Facing a Crisis for Deaf/Hard of Hearing Students and the Profession
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Teachers continue to leave the educational profession at alarming rates – further exacerbating the teaching shortage in schools across the country. Under overwhelming teaching conditions, those who remain in education are asking, “What will happen to all the children?” as their colleagues who teach choose to leave the profession.
This crisis is particularly acute for Teachers of the Deaf. Recently, a friend shared that the preschool Deaf and Hard of Hearing self-contained program at a local school has closed. The news compelled me to recall the time that I was the only certified Teacher of the Deaf/Hard of Hearing on a school campus. Hearing my friend say that she will be the only preschool Deaf/Hard of Hearing teacher in the district this school year, I could only wonder what that means, not only for the preschool students that are Deaf or Hard of Hearing, but also for our teaching colleagues who are Teachers of the Deaf.
These colleagues will now shoulder and share the teaching responsibility of increased classroom sizes due to the loss of teachers from what is an already limited teaching community that supports children receiving special education services – specifically children that are Deaf and Hard of Hearing. The Board of Directors of the Division for Communication, Language, and Deaf/Hard of Hearing recently published a resource that highlights the critical importance of having certified Teachers of the Deaf.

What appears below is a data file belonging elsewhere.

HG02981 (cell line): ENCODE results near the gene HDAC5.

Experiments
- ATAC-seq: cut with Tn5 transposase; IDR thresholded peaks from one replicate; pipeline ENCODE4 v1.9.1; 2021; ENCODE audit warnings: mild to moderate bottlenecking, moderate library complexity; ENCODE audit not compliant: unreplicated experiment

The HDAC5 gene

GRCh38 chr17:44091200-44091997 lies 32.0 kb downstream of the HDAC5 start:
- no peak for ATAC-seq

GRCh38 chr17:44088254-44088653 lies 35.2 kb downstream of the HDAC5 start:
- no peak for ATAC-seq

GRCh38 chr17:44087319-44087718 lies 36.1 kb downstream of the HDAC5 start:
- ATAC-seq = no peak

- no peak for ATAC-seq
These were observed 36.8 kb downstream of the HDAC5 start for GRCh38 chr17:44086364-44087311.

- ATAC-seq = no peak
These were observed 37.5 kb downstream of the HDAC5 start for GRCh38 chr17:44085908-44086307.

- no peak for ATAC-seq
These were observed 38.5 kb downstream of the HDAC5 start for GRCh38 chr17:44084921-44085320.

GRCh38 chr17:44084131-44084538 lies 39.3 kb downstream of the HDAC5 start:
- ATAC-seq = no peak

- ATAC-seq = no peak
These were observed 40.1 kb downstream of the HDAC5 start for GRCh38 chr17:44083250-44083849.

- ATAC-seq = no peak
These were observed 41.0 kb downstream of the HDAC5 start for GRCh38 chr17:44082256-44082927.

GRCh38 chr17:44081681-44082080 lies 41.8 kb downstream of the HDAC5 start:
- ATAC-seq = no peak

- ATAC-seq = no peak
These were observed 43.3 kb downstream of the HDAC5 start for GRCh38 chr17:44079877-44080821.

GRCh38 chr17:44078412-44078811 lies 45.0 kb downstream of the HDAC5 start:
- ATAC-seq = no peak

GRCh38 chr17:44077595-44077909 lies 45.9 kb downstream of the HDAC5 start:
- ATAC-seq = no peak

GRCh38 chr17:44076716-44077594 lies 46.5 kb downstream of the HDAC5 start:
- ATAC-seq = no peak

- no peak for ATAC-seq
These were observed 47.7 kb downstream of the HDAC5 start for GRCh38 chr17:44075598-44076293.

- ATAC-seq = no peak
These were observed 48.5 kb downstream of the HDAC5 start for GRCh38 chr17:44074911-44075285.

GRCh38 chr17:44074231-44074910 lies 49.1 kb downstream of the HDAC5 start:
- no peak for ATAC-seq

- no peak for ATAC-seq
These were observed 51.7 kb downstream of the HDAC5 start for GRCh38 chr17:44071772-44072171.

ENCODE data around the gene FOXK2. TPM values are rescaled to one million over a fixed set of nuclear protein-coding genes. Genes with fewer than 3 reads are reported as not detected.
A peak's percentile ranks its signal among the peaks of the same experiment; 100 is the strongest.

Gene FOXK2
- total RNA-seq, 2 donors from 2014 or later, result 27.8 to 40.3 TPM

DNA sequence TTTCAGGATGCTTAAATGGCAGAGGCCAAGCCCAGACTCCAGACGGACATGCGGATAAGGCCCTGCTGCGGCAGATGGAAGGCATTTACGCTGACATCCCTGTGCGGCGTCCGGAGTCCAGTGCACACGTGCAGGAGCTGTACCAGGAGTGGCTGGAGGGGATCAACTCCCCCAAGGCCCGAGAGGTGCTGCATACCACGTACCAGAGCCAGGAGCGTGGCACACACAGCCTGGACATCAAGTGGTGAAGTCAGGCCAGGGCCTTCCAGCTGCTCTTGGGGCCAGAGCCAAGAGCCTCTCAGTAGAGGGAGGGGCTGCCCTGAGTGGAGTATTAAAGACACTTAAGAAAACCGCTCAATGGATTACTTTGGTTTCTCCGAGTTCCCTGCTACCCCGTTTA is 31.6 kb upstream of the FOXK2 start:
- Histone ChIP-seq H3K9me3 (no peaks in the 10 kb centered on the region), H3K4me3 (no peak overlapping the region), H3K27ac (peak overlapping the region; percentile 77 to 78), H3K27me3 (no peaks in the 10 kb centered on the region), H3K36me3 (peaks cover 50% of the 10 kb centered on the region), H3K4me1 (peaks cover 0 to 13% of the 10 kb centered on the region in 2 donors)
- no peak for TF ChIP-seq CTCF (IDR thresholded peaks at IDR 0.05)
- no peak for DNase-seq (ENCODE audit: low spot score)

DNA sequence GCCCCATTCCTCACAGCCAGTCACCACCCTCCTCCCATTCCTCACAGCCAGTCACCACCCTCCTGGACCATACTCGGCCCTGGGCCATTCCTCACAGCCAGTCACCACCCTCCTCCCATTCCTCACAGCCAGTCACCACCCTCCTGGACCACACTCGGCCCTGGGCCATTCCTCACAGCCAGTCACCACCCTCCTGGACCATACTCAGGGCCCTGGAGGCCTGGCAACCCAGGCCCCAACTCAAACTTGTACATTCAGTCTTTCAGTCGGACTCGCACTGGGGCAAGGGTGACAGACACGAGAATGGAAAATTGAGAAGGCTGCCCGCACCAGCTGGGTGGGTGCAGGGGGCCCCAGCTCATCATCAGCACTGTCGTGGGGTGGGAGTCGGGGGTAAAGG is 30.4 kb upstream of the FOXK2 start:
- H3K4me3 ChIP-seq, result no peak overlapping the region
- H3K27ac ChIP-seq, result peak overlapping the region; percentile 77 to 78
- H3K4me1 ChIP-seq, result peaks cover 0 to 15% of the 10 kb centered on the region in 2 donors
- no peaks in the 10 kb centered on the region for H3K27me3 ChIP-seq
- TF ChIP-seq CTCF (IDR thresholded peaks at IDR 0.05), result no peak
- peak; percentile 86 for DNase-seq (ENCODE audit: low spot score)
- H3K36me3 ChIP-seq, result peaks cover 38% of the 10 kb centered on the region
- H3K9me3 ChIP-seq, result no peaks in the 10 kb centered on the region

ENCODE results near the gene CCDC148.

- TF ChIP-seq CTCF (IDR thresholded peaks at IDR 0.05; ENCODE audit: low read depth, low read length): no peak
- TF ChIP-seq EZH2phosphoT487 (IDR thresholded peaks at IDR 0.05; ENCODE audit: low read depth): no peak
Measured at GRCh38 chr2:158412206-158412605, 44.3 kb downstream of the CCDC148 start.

We must prioritize recruiting and retaining educators to serve and lead as Teachers of the Deaf.
Teachers of the Deaf Provide Education Leadership for the Deaf Culture
Many educators and education leaders have a limited understanding of Deafness and are unaware of the linguistic and cultural components of the Deaf community. Specially trained Teachers of the Deaf “address the language development and academic needs of this vulnerable population [of students].” As a Teacher of the Deaf, I invite deaf adults from the community to engage with my students. I also create opportunities for collaboration between other Deaf programs and my classroom so that my students can establish connections with their Deaf peers and have models of language and communication from other deaf students. We must ensure students have appropriate support and access to Deaf culture as we navigate the space of losing Teachers of the Deaf without a recruitment and retention process and strategy for recruiting and retaining such specialized teachers.
Teachers of the Deaf Fight Language Deprivation in Deaf Students